Tandoori Chicken

Tandoori Chicken

By Rob Curran and Shea Scott

My friend Anjali Cordeiro introduced me to Indian home cuisine. Anjali, a colleague of mine at Dow Jones in New Jersey, did not do too much cooking herself. She was more apt to buy meals from the “tiffin lady” who delivered the kind of mid-afternoon tapas that young Indian immigrants in Jersey City thought they had left behind in cities such as Mumbai, where Anjali started her journalism career.

The occasions when Anjali shared with me the delights of Indian home cooking were the occasions that her parents visited from their home in Pune, in the state of Goa (also home to the Rajneeshi cult made famous by the Netflix “Wild Wild Country" documentary). Anjali’s mother’s cooking was transporting. She filled every table she could find in Anjali’s one-bedroom apartment with colorful, aromatic dishes including Goa fish curries, basmati rice, dal lentils, and chicken encrusted with various coatings so flavorful that I almost went into Rajneeshi-style paroxysms myself.

Those dinners were so good that it was not uncommon for me to burst into the railroad apartment I shared with my wife Sara and call out “Anjali’s mum is coming to visit! Anjali’s mum is coming to visit!” loud enough that several neighbors would start up with the broom-sticks we used to communicate to one another about noise.

Anjali’s mum’s cooking is one of those products, like German wooden toys or Spanish leather work, which cannot be replicated, unless you have a few generations of apprentices on hand willing to sit at the righthand of the master or mistress for 100 years or so. In Salman Rushdie’s sweeping fictionalized biography of the Indian nation’s birth and early life, Midnight’s Children, the protagonist is blessed with a singularly sensitive nose. For Rushdie, there’s no separating India’s ancient spiritual traditions or its violent struggle for identity from the unparalleled olfactory riches of its streets and kitchens. There’s no way I could ever come close to the spiritual, almost violent beauty of the Cordeiros’ fish curry, and I will just have to savor the memory of it until such time as I can get over to Pune for a visit.  

Having said that, Anjali did share with me a recipe for one of the chicken dishes that I’d loved so much, and, using the recipe, I’ve been able to make a dish that’s at least a distant echo of her mother’s work. To prepare a good chicken tandoori, visit Bavyas Indian Grocery, (229 W. Hickory, 76201). It’s a recently opened store that’s intended to make Denton’s growing community of students from the subcontinent at home. There are plastic statuettes of Hindu deities such as Ganesh; a wide range of spices and ingredients for Indian cooking and confectionary. Here's a recipe using the Tandoori Chicken Masala purchased at Bavyas.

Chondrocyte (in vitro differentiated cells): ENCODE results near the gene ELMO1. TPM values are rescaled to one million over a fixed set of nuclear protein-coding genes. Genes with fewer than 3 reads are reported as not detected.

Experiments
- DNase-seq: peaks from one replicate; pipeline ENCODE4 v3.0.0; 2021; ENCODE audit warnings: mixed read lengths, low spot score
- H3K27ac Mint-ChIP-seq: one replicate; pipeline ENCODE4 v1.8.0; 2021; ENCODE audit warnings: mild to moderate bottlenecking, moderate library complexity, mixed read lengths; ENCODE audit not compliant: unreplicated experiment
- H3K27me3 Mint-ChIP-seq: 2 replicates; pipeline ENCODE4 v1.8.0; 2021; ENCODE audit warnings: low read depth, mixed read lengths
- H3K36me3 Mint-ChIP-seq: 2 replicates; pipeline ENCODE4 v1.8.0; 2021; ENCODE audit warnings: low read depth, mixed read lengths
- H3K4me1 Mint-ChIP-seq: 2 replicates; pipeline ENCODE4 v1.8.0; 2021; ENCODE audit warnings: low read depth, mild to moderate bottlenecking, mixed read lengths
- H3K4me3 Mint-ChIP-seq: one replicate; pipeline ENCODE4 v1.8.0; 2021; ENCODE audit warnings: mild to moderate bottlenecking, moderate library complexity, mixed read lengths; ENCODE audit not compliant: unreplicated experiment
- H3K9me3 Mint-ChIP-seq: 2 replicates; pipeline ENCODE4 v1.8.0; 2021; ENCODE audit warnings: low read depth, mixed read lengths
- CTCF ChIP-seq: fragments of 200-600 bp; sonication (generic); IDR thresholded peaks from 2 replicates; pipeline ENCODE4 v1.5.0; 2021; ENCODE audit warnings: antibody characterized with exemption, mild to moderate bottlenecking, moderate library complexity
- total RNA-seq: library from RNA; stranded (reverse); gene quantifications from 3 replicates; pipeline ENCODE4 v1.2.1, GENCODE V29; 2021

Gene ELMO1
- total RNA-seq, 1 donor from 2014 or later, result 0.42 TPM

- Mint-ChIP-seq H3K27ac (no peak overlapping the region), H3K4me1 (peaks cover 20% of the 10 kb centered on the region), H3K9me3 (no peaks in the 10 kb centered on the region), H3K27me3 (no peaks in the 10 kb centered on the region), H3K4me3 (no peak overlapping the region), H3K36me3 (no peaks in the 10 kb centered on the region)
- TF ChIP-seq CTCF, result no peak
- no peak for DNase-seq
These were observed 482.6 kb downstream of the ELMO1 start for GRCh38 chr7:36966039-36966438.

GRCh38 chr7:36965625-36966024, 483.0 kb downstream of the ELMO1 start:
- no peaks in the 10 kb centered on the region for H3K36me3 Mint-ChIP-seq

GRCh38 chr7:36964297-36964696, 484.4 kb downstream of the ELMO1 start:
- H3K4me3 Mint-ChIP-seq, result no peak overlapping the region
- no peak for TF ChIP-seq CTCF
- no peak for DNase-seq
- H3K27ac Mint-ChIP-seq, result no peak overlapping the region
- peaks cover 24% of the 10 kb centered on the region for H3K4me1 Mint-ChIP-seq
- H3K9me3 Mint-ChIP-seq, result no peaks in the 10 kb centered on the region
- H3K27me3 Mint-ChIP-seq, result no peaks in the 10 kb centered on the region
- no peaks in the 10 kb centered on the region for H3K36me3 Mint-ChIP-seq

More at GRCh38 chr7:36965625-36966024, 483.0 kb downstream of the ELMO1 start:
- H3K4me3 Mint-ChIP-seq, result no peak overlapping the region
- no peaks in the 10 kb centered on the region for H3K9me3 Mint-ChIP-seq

This tandoori chicken is slightly different from the one you'll find in restaurants, but has excellent flavor. It isn't burn your tongue spicy, but does have some heat.

Plain yogurt tenderizes the meat with lactic acid, but it's gentler than vinegar or citrus juices, so you don't run the risk of the meat getting mushy or tough. You can substitute Greek yogurt but will need to thin it with water or milk.

If you want to make this super easy or don't have the ingredients, feel free to omit the garlic ginger paste and lemon juice.

I highly recommend making your own garlic ginger paste with a ginger & garlic grater. It's just equal parts grated fresh peeled ginger and grated garlic. You can also use this grater for zesting citrus, parmesan cheese, and anytime you need minced garlic. I use mine all the time and promise it isn't a one-trick pony.

Some side dish ideas are rice, roasted potatoes, roasted cauliflower, naan, cucumber salad, raita or tzatziki sauce.

Tandoori Chicken



  1. In a bowl, mix together yogurt, garlic ginger paste*, lemon juice*, tandoori spice mix, and salt.
  2. Add the chicken to the yogurt mixture and make sure the chicken is evenly coated. (If you want it extra spicy, you can spread the yogurt mixture under the chicken skin) Leave in the refrigerator for at least 3 hours, but preferably overnight.
  3. Preheat oven to 475°F
  4. Place the chicken, skin-side up, on a baking rack in a foil lined pan. Cook on the top rack of the oven for 10 minutes.
  5. Flip the chicken and cook 10 minutes.
  6. Lower the temperature to 400°. Move to the middle oven rack and cook 10 minutes.
  7. Flip the chicken, it should be skin-side up at this point. Spread small amounts of butter on the skin (optional) and cook for 10-15 minutes or until the chicken reaches 180°.
  8. Remove from oven and let rest for 5 minutes before serving.